[ back ] 52. His epitome closes with the strong declaration ἃ μὲν οὖν ὁ ἠφανισμένος Μηνοφάνει δωδέκατος λόγος περιέχει ταῦτά ἐστιν (120b17–18). Against Photios’ claim in the prologue to have made his summaries solely from memory, T. Hägg, by comparing the extant Vita Apollonii of Philostratos with its epitome, showed that Photios sometimes worked with open book: episode sequences are repeated exactly and in detail, with even a textual problem taken over (Hägg 1973, especially 218; Hägg 1975:195–204). When Photios is indeed recollecting, sequences are slightly jumbled and extraneous material mistakenly inserted. Had he epitomized Book 12 of Theopompos so, one would expect an unbroken account of Euagoras’ career. Instead, it is ‘interrupted’ by the ‘digressions’ on Kinyras and Mopsos; and the obscure daughters of Mopsos would hardly have been recalled by name.

[ back ] 53. Theopompos FGH 115 F 103: Ἀβδύμονα … τὸν Κιτιέα ταύτης ἐπάρχοντα; Diodoros Siculus 14.98: Ἀβδήμονα τὸν Τύριον.

[ back ] 54. Isokrates 9.30–32; HC:126–127.

[ back ] 55. See generally RE 6 (1907), 820–828 (8); Spyridakis 1935; HC:125–143. The source for Euagoras’ Phoenician possessions is Diodoros Siculus 15.2.4: ἐκυρίευε … κατὰ δὲ τὴν Φοινίκην Τύρου καί τινων ἑτέρων.

[ back ] 56. For the battle and Euagoras’ role, see Xenophon Hellenika 4.3.10–12; Diodoros Siculus 14.39; HC:130–131; Maier 1985:39–40. Flower 1994:165 suggests that Theopompos’ treatment of Cyprus, Egypt, and Asia Minor served as background to Philip’s intended conquest of Asia.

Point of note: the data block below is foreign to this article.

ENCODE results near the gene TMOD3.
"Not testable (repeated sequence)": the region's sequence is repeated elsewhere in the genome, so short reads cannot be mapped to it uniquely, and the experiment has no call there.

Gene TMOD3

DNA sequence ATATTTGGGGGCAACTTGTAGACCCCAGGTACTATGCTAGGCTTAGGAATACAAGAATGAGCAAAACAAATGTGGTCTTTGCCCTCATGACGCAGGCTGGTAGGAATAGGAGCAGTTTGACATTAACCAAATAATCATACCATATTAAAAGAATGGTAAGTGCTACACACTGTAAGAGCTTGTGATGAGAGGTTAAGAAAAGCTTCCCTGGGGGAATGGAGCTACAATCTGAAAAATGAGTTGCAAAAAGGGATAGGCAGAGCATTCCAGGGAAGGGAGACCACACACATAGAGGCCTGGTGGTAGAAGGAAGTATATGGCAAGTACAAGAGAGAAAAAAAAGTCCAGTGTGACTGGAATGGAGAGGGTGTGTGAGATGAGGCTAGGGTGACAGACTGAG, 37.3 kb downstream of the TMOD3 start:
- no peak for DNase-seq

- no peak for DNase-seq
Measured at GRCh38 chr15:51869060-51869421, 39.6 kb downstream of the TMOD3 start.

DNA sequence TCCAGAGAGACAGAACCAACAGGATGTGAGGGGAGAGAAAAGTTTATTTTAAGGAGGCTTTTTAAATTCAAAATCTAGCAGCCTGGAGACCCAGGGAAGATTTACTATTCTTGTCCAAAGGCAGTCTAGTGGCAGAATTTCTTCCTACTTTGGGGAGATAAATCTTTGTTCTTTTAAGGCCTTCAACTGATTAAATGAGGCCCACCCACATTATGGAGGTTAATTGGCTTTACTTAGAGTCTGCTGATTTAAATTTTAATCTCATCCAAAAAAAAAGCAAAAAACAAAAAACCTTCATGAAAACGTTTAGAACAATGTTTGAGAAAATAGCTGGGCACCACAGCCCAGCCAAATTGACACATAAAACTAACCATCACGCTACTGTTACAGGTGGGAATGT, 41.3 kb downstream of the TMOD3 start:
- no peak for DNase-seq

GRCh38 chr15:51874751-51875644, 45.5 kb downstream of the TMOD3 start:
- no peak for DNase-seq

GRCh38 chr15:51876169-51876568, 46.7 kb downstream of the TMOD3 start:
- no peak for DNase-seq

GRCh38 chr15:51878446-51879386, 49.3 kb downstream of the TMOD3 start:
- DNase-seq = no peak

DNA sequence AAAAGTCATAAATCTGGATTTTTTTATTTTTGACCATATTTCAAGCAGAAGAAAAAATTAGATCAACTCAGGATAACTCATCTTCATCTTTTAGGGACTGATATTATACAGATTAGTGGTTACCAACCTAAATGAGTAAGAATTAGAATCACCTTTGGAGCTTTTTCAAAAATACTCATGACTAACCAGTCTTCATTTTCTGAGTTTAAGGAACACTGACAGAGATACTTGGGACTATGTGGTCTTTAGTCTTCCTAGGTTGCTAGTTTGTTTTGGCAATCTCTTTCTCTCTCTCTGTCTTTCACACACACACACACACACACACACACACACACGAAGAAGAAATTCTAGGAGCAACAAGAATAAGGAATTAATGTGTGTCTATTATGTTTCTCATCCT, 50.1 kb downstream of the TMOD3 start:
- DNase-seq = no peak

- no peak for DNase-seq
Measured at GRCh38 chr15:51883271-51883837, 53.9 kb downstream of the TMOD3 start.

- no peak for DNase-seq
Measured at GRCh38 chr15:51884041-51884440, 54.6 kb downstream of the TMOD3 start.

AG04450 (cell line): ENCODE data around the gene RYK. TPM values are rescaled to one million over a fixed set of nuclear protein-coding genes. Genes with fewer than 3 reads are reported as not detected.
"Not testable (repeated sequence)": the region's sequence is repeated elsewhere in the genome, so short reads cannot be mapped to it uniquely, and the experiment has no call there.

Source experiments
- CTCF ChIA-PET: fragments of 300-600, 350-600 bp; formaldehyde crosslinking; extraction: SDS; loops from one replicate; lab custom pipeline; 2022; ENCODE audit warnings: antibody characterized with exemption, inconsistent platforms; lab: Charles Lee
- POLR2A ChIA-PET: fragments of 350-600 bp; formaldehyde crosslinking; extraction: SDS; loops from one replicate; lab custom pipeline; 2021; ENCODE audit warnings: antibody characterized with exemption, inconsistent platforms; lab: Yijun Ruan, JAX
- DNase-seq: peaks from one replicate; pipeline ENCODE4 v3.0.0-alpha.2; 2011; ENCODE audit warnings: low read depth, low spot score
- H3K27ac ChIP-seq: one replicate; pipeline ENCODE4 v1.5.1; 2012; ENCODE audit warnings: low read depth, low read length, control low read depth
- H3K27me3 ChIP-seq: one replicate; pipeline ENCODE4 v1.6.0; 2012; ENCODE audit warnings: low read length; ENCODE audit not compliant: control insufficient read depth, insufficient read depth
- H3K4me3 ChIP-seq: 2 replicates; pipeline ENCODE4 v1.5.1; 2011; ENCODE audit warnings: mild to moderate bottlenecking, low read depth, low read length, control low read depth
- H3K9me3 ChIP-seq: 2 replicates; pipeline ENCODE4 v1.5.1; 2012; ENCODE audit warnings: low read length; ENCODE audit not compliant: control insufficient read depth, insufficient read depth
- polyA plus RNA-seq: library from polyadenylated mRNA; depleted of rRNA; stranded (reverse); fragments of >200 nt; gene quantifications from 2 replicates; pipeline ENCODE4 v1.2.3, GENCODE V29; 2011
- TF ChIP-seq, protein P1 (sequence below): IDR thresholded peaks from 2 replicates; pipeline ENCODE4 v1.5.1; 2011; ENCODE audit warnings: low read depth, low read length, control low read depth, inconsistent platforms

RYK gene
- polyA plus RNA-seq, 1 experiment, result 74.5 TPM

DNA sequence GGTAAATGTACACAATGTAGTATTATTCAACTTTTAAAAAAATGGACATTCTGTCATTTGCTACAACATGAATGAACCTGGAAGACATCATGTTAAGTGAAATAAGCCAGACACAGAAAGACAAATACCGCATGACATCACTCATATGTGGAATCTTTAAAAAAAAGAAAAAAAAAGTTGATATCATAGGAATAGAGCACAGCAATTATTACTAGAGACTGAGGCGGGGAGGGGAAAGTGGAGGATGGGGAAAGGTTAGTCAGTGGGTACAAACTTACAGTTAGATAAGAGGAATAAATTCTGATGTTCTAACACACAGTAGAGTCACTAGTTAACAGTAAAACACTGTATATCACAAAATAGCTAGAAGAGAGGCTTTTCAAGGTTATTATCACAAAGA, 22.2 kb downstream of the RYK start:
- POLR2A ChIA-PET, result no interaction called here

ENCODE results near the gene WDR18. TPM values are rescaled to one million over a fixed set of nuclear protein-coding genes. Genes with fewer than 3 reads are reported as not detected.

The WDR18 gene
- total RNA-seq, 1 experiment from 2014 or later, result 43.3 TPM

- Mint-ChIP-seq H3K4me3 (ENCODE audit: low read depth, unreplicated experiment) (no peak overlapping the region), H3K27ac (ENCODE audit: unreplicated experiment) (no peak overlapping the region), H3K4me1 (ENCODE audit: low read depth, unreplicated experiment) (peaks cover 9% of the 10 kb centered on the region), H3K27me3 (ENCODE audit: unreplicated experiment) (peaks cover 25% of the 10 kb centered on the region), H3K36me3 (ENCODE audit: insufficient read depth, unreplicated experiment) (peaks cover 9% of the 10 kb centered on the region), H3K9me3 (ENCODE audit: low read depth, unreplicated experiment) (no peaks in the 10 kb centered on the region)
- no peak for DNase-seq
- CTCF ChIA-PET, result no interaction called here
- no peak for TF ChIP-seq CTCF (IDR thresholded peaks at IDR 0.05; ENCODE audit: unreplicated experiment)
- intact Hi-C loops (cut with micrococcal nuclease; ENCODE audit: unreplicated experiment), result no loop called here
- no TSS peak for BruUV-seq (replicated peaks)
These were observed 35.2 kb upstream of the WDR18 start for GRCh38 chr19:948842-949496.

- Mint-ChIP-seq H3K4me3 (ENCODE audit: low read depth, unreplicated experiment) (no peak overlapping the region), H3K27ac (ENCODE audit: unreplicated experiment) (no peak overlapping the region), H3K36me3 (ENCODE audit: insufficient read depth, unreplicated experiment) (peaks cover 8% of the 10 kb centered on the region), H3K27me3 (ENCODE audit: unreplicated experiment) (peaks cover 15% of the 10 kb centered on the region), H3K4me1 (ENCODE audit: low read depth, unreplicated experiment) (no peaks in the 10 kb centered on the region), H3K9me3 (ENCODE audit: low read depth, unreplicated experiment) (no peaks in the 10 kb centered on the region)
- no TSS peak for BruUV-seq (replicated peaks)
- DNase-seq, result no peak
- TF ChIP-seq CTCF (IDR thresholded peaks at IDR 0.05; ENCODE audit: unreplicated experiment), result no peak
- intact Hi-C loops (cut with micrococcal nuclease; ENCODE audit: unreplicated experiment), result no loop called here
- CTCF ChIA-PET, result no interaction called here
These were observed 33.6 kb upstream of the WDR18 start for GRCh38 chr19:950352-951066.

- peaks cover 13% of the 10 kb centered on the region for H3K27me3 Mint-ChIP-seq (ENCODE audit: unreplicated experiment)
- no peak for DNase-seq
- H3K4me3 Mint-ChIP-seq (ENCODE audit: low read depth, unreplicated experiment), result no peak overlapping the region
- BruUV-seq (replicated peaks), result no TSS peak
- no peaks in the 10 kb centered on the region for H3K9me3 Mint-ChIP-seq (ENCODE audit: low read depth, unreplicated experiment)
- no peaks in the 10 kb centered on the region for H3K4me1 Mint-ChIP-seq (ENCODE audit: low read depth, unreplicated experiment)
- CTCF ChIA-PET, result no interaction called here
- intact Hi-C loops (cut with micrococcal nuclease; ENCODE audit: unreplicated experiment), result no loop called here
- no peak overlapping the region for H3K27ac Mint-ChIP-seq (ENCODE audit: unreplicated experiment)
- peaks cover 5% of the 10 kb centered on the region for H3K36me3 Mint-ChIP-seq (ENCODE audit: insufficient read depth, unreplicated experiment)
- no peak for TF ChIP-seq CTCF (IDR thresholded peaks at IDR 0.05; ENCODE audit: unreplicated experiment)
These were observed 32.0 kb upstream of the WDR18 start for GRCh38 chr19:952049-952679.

[ back ] 57. The key evidence linking Theopompos FGH 115 F 103 (Photios Library 120b8–13) to the Meliac War is a Hellenistic inscription from Priene: FGH 115 F 305 and Hiller von Gaertringen et al. 1906 no. 37. See the discussion of Huxley 1960; cf. Huxley 1966:22.

[ back ] 58. Theopompos FGH 115 F 103 (Photios Library 120a20–22): ὅν τε τρόπον παρὰ δόξαν Εὐαγόρας τῆς Κυπρίων ἀρχῆς ἐπέβη Ἀβδύμονα κατασχὼν τὸν Κιτιέα ταύτης ἐπάρχοντα· τίνα τε τρόπον Ἕλληνες οἱ σὺν Ἀγαμέμνονι τὴν Κύπρον κατέσχον, ἀπελάσαντες τοὺς μετὰ Κιννύρου [sic] ὧν εἰσὶν ὑπολιπεῖς Ἀμαθούσιοι· ὅπως τε ὁ βασιλεὺς Εὐαγόρᾳ συνεπείσθη πολεμῆσαι. For the viable alternative spelling ‘Kinnyras’, see p214–215.

[ back ] 59. So Baurain 1984:111.

[ back ] 60. Thus, for example, in Neanthes FGH 84 F 31 (191), οἱ σὺν Εὐρυμένει is soon varied as τὸν μὲν Εὐρυμένην καὶ τοὺς σὺν αὐτῷ. The context is also clear in Philostephanos FHG 3:30 fr. 1: τῶν σὺν Μόψῳ ἀφικομένων. Other comparable and unambiguous expressions are e.g. Lucian A True Story 2.26: τοὺς δὲ ἀμφὶ τὸν Κινύραν; Eustathios on Dionysios the Periegete 11: οἱ περὶ τὸν Μενέλαον. Further parallels: Herodotos 5.58; Hellanikos FGH 4 F 31; Xenophon Anabasis 1.2.15, etc. Photios himself has Ἀδελφιὸς καὶ οἱ σὺν αὐτῷ, Library 12b30; Ἄτταλος καὶ οἱ σὺν αὐτῷ, 72a33. As a counterexample one might cite Xenophon Anabasis 4.1.1, οἱ σὺν Κύρῳ ἀναβάντες Ἕλληνες, where Cyrus is already dead; yet the aorist participle clarifies that σύν Κύρῳ was true in the past. Without such qualification, we must assume the presence of Agamemnon.

[ back ] 61. Agamemnon’s direct agency is rightly accepted by Stiehle 1853:73–74; Cesnola 1877:4–5; Wagner 1891:182; HC:68; Gjerstad 1948:428–429; Kapera 1969; Kapera 1971:132; Kapera 1972:192; Dussaud 1950:58; Shrimpton 1991:90–91; Flower 1994:163.